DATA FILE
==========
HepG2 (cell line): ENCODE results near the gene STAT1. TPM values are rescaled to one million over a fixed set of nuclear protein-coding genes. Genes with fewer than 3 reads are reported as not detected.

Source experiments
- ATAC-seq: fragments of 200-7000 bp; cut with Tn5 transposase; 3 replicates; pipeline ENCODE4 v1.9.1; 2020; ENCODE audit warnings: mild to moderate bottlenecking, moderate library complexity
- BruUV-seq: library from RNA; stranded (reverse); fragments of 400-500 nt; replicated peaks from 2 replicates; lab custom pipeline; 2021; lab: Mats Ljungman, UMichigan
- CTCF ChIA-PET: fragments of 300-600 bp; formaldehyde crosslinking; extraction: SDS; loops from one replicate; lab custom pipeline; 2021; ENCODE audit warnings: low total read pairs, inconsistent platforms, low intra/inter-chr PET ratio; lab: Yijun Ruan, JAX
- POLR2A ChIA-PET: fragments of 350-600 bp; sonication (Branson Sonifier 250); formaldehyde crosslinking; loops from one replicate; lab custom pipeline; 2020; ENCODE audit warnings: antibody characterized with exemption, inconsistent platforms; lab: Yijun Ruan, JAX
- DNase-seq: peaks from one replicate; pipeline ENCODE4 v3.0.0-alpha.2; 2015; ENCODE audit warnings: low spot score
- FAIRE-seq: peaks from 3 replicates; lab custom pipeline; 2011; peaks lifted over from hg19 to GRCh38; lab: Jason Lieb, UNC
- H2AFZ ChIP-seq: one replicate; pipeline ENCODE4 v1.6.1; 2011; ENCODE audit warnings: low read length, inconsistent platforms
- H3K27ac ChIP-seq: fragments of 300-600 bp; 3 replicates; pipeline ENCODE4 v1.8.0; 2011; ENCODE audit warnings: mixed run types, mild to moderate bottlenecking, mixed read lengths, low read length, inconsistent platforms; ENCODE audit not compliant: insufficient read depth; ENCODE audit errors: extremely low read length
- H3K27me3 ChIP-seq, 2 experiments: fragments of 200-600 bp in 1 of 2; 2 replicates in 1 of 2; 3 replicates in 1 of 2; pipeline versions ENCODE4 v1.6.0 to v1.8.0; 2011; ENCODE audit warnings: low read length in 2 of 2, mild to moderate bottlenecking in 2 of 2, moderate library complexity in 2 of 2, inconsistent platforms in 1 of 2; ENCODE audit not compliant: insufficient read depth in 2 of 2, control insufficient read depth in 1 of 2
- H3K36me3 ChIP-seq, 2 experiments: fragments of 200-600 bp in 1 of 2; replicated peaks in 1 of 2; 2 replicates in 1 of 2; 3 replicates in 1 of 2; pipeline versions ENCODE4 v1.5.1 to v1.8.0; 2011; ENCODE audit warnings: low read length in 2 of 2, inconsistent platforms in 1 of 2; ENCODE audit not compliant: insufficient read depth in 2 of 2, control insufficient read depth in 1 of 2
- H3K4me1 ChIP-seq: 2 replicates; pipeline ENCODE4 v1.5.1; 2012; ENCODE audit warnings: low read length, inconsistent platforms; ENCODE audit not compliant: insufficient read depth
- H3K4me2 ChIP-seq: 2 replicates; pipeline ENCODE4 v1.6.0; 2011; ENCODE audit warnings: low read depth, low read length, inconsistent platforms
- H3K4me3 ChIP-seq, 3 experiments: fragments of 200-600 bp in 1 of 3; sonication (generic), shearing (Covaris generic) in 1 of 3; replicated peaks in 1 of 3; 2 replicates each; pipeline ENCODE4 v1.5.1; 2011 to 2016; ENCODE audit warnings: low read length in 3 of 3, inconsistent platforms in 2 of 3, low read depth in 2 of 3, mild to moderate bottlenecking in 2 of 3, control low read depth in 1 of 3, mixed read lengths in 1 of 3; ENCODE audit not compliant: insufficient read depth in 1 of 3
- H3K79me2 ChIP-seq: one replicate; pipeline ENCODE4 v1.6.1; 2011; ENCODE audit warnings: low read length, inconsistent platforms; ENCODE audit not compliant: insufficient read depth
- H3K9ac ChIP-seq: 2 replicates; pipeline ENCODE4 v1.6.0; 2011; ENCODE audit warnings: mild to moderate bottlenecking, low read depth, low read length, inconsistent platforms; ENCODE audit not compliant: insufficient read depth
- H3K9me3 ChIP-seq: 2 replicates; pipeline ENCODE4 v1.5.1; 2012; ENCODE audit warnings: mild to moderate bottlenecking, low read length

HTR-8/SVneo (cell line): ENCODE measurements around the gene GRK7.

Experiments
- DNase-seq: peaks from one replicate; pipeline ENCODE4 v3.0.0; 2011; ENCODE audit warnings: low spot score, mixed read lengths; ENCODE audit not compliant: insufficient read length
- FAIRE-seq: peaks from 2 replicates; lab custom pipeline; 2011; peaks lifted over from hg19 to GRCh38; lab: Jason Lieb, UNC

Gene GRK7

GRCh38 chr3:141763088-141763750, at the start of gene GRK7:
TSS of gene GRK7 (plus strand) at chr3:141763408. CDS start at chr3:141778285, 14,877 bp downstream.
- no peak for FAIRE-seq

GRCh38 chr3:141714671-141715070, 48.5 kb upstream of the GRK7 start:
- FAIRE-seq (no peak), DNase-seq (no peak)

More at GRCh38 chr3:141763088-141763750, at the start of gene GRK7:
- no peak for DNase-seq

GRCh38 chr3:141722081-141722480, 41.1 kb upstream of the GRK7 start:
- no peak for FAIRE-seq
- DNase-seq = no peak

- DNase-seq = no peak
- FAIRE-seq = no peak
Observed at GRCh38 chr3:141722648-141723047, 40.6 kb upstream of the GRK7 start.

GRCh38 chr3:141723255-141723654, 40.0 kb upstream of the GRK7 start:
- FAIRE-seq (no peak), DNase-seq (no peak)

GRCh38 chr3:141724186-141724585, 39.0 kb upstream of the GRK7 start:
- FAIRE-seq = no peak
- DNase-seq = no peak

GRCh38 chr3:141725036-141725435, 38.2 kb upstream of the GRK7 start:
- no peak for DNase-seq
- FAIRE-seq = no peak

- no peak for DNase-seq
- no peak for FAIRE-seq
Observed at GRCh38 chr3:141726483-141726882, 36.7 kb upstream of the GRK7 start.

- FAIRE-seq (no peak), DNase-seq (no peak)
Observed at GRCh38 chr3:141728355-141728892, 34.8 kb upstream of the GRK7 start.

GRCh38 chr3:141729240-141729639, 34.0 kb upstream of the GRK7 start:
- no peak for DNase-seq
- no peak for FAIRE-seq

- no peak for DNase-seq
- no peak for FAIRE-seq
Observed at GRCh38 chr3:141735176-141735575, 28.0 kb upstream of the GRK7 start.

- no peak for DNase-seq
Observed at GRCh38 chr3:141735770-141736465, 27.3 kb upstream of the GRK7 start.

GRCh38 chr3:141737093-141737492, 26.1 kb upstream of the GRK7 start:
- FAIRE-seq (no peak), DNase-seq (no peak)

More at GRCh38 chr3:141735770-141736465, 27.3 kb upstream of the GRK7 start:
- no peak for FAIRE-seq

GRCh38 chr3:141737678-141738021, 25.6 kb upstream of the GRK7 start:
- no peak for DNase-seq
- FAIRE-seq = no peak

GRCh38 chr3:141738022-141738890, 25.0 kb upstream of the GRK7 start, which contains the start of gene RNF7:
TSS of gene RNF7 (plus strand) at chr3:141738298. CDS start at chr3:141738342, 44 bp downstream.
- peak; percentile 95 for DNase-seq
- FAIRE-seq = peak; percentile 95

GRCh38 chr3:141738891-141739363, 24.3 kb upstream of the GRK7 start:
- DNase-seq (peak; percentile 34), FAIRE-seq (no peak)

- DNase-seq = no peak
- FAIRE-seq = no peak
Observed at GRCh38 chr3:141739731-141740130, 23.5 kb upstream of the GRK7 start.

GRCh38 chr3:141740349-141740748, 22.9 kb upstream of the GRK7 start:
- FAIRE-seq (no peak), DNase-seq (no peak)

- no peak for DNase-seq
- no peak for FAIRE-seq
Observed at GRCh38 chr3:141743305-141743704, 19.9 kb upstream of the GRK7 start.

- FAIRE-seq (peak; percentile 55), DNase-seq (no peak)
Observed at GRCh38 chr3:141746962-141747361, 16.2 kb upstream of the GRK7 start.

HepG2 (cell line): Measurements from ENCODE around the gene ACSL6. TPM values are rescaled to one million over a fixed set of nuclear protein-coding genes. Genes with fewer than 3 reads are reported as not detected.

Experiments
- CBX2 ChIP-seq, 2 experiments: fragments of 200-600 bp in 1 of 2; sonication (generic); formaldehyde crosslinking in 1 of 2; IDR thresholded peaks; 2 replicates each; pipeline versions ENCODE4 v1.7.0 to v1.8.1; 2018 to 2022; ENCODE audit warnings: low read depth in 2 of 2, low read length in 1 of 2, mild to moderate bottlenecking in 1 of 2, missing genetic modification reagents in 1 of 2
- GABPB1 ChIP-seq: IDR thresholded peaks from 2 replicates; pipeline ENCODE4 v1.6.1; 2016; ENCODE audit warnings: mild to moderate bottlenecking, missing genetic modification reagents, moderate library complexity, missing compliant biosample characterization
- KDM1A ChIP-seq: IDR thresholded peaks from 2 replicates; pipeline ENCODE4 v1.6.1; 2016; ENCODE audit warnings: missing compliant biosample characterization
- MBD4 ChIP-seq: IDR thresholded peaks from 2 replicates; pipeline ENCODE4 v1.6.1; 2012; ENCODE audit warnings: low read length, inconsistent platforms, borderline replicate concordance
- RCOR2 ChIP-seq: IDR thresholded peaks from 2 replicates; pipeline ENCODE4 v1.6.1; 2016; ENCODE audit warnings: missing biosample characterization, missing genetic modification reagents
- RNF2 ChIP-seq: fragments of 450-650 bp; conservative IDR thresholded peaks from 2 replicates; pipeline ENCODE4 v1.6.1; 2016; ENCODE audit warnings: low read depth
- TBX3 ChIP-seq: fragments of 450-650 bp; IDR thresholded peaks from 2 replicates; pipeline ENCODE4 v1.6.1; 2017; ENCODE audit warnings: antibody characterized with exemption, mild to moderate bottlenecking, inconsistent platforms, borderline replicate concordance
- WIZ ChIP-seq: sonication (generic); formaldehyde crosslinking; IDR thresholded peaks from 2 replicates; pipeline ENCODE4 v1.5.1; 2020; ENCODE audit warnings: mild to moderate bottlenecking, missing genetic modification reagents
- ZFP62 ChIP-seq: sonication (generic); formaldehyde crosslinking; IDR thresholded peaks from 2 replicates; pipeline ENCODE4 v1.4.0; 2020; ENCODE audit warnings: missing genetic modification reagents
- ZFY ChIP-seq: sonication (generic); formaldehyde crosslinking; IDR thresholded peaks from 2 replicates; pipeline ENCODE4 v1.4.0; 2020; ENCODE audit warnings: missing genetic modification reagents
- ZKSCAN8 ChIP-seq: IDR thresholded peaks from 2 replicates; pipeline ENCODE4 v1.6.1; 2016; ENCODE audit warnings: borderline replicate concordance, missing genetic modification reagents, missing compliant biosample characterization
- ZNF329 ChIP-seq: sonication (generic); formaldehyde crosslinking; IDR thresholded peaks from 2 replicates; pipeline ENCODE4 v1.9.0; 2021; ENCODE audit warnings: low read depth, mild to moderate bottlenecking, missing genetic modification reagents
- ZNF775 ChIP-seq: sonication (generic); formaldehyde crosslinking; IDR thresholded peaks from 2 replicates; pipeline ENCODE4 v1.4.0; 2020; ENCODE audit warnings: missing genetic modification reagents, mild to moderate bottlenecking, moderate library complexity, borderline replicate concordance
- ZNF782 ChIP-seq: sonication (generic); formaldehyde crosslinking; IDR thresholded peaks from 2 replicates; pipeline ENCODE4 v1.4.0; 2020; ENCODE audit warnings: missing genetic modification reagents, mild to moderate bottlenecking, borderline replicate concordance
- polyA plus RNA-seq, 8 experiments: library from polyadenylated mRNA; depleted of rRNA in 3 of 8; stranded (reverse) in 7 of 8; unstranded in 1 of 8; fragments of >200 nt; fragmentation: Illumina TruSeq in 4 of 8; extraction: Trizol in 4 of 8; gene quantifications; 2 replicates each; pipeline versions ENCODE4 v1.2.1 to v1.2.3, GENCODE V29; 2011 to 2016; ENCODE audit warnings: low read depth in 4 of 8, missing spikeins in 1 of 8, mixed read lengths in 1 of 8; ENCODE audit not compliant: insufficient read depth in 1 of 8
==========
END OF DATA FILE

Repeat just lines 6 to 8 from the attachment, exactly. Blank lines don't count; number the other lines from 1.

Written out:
- POLR2A ChIA-PET: fragments of 350-600 bp; sonication (Branson Sonifier 250); formaldehyde crosslinking; loops from one replicate; lab custom pipeline; 2020; ENCODE audit warnings: antibody characterized with exemption, inconsistent platforms; lab: Yijun Ruan, JAX
- DNase-seq: peaks from one replicate; pipeline ENCODE4 v3.0.0-alpha.2; 2015; ENCODE audit warnings: low spot score
- FAIRE-seq: peaks from 3 replicates; lab custom pipeline; 2011; peaks lifted over from hg19 to GRCh38; lab: Jason Lieb, UNC